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Tuesday Night’s Democratic Debate Looked Great For Mike Bloomberg

While still a wild long shot, last night’s shambolic Democratic debate opened the window for Bloomberg just a bit wider.


Let me be clear. I am not bullish on the chances that Mike Bloomberg, three-time New York City mayor and Mary Poppins of the nanny state can win the Democratic nomination. His extremely unlikely plan includes ignoring the early votes in Iowa and New Hampshire, and hoping that by Super Tuesday the polls are still divided and nervous Democrats are still lukewarm on the current candidates.

But if this bet, in which he has already put 200 million dollars in the pot has any viability, last night’s Democratic debate could not have gone better for Bloomberg. In fact it was almost a blueprint of his strategy. The big story was Elizabeth Warren and Bernie Sanders calling each other liars and generally acting like the Bickersons. This is important because Mike 2020 is counting on a scenario in which those candidates’ progressive supporters continue to hate each other and fail to form a block behind one of them.

As far as Joe Biden goes, he was fine. He’s always fine. He continues to paint himself as the safe choice an heir to Democratic hero Barack Obama. But while his steady lead has been impressive, it hasn’t grown much. He’s not attracting bevies of new voters, but rather counting on the black vote to carry him to slow and steady victory. This at least gives Bloomberg some time for his money to percolate.

Neither Sen. Amy Klobuchar nor Pete Buttigieg did much of note last night. Combined they are polling nationally at about 10 percent, but both feel like they have peaked. Bloomberg meanwhile has risen to 6.2 percent moving up in recent weeks. Since Buttigieg and Klobuchar are using the exact opposite strategy of Bloomberg, namely score an early win that can propel them, if that doesn’t happen they could be gone sooner rather than later, leaving their supporters poachable.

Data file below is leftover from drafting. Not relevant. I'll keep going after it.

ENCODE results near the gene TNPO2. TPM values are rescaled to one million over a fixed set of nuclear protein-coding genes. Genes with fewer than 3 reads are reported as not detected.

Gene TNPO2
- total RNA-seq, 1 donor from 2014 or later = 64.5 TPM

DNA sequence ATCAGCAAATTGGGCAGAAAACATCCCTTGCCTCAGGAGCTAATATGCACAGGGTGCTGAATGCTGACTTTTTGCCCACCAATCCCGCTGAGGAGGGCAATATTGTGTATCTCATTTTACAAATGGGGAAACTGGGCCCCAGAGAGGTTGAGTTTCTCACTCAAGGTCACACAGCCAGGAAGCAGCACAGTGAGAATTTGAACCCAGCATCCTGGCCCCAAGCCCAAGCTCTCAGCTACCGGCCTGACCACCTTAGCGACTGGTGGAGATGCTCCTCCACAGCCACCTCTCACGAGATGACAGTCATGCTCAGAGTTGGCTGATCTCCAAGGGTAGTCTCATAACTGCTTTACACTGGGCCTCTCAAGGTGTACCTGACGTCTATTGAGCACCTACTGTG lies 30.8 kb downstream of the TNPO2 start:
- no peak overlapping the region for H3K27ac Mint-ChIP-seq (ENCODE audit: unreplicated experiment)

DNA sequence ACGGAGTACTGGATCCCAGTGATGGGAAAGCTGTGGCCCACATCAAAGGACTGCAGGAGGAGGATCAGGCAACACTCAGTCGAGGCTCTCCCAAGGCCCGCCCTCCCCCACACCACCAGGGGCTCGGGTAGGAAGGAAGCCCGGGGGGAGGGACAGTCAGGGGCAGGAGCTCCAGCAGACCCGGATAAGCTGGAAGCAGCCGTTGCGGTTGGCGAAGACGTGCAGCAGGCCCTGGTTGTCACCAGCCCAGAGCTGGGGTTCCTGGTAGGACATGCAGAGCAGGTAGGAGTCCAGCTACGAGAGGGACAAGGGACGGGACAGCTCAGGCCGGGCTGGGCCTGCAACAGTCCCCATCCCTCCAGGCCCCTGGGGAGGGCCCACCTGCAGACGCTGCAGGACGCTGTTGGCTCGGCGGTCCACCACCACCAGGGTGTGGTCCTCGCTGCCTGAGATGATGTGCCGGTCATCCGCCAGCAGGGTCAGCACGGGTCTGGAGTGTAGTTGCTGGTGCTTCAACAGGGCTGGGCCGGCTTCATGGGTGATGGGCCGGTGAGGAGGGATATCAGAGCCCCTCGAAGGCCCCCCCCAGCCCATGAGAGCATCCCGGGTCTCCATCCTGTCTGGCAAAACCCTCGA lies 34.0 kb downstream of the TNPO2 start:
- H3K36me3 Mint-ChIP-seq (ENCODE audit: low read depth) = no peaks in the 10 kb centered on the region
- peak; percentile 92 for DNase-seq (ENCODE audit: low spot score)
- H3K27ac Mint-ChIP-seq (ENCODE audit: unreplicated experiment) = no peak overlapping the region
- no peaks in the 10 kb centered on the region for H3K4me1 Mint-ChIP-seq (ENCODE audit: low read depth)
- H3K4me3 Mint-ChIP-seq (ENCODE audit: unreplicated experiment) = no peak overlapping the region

Tom Steyer was Tom Steyer.

While he wasn’t on the stage last night, Bloomberg’s campaign team engaged in a bizarre flurry of tweets.

In fairness, they didn’t get a ton of interaction and this morning many in the news media were poking at them like a suspicious looking piece of fish at a wedding dinner, but it was an interesting approach. It was trolly, but more like your goofy uncle than Trump’s tough guy tweets.

Bloomberg built a media empire and has access to enormous resources beyond just his boatloads of cash. If his weird Twitter attempt was not a huge success, it at least signaled that his team will use unconventional approaches to dress up his brand. This is likely a smart decision as “unconventional” kind of sums up his campaign’s whole approach.

But there was a more normal piece of political news last week in Bloomberg’s favor that ran a bit under the radar. He received the endorsement of Staten Island congressman Max Rose. While not a major national figure, Rose is the poster boy for the Democratic “moderates” in congress. He is the prototype of the candidates who won purple districts in 2018 and flipped the House.

If Bloomberg can get more such endorsements it could be meaningful. It not only gives him legitimacy, but also puts him firmly in Joe Biden’s lane. For Democrats in dangerous districts, Mike’s mountain of moolah will look very attractive in deciding whom to back.

This is still a wild long shot for Bloomberg. About 8 million things have to go right and nothing wrong for him to even have a chance. At some point he will need a surge of excitement and well, he’s just not a very exciting guy. But all things considered his campaign has to be thrilled with the debate, his window is still tiny, but last night it grew just a bit bigger.